4- Select the aspect ratio and the mounting. In my case I choose 16:9 and floor, respectively. So now I can see that the bottom of my picture should be 5cm (2") higher than the center of my projector lenses, this is called the vertical offset.

Please, spend some time in this step and tweak all the parameters and get used to play with the calculator, this is definitely the most important step because you can see and compare what you will have at the end. Play with different projectors if you are choosing a new one or different positions if you are trying to find the best place for yours.

As a recommendation, I would suggest you not to rely on enhancements that your project may have as the zoom to increase the size of the screen, the keystone, etc. This are very useful tools that can be used once you have placed the projector. First try to get everything without touching anything, specially the keystone: The keystone is used to get the perfect square image if the projector is not completely flat but it degrades digital image. If your image is not perfectly squared, try to move the mount until it is and do not use the keystone if you can.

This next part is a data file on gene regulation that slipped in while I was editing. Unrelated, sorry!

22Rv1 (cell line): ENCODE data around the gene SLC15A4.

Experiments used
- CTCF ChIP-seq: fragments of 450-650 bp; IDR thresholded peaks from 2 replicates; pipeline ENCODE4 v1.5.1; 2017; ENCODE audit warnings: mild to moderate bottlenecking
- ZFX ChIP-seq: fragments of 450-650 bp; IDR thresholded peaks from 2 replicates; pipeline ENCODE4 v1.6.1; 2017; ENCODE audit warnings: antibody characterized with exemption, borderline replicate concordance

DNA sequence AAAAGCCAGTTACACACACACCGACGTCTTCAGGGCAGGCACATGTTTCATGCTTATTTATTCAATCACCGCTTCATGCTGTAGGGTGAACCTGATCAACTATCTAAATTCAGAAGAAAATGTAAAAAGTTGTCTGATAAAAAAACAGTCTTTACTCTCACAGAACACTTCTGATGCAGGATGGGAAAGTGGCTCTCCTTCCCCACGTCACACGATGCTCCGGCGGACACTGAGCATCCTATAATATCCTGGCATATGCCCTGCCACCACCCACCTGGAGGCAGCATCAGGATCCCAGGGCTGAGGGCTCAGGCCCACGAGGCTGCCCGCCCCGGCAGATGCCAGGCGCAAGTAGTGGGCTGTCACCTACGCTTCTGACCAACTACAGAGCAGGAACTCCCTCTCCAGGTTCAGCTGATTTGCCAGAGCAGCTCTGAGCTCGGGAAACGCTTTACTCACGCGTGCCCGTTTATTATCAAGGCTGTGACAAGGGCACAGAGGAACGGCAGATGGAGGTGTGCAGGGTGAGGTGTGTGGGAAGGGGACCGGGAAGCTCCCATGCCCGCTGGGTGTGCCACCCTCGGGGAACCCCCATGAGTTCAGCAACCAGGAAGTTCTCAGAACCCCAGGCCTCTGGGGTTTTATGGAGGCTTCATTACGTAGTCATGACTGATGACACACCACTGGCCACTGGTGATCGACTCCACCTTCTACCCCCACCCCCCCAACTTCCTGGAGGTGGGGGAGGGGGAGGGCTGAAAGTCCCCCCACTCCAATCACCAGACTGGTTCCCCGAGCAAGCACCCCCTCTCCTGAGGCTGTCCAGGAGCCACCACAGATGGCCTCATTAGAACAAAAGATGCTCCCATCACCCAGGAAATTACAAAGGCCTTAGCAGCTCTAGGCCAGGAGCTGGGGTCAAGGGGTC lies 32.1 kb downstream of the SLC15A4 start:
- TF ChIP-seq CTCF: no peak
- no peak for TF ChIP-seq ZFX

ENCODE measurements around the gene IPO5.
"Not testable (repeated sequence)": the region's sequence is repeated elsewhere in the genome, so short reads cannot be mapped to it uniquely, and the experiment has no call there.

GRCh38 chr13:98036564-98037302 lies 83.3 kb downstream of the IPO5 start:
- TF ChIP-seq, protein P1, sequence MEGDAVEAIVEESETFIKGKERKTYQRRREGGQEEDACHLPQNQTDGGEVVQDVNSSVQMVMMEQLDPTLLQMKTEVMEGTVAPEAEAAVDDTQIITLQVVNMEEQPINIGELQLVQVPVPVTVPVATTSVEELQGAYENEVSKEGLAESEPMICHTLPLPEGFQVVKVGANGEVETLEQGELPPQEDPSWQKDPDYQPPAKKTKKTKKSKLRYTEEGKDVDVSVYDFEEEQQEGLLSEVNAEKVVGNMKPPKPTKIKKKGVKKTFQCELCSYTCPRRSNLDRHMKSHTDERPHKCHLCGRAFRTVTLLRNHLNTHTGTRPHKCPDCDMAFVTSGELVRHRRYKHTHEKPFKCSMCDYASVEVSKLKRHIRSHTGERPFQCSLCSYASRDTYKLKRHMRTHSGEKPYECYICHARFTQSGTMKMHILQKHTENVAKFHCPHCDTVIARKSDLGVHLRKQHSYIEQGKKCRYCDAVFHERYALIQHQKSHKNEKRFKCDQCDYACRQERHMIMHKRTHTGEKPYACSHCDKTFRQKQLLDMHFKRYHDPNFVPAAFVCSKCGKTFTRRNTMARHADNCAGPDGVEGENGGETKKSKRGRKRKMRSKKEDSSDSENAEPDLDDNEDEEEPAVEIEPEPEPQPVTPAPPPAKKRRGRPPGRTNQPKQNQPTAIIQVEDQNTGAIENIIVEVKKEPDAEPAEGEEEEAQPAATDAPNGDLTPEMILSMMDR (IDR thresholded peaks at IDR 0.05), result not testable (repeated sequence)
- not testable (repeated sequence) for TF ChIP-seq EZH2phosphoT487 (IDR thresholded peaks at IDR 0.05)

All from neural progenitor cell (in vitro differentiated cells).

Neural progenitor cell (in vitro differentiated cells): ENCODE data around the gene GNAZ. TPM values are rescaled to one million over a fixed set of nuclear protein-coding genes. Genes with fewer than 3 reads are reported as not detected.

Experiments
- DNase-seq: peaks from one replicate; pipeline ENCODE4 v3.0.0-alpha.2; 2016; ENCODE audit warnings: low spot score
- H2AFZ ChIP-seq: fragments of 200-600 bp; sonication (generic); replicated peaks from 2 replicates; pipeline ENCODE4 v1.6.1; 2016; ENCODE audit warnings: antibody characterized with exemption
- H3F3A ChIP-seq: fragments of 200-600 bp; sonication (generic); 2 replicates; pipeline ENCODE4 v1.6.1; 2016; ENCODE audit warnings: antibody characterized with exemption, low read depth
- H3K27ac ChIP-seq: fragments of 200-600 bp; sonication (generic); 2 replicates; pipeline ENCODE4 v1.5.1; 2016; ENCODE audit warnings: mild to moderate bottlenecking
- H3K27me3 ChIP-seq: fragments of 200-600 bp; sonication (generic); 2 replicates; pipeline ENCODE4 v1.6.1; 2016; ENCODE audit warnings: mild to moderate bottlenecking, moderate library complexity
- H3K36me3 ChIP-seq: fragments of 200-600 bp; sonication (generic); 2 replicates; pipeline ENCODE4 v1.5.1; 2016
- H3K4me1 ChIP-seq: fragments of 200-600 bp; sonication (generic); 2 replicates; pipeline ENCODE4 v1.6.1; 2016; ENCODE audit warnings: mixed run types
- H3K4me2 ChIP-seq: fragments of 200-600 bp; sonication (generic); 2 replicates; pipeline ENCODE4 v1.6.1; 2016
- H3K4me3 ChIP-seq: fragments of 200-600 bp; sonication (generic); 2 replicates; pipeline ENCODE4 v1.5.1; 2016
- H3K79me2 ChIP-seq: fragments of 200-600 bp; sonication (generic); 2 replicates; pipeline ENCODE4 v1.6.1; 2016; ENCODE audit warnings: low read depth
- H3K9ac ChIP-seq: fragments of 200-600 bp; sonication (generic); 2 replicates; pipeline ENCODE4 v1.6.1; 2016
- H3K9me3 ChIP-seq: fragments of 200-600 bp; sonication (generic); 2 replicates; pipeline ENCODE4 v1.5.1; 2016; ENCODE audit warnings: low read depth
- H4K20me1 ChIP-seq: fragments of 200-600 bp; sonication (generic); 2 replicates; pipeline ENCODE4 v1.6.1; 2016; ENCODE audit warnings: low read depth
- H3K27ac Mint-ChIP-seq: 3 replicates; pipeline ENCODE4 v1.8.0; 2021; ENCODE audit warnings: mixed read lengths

A couple of more optional things you probably want to be aware:
Sound and noise: You should not hear the projector, new ones have quite silent fans but just be careful if you put the projector behind your head.
Cables: You will have several of them, plan ahead were they will be placed.

*I'm not affiliate with projector central in any way, I just find their calculator useful.

Step 3: Finally, Place the Projector

Ok, you made it! At this time:

- You should have played enough with the calculator with different projectors to choose the one that suits you better. You only need to get the chosen one!

and/or

- You have a good idea of where it has to be placed, so you can start to move the furniture. The last step will be play with the configuration of the projector to get the best quality possible. If you have followed this instructable it shouldn't be so difficult and you just need to tweak a couple of parameters.

As an example, you can see in the first picture how my screen looks from where I sit to watch movies. It is just below the ceiling and the projected image looks squared. In the second picture you can see how I place it below the couch using an old desk and a small bedside table. The zoom is at minimum and I didn't use the keystone, I just corrected the brightness and the contrast.

Share your comments and thoughts!! Everyone is welcome!!

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Bio: PhD in microelectronics with Physics degree. Something I can break?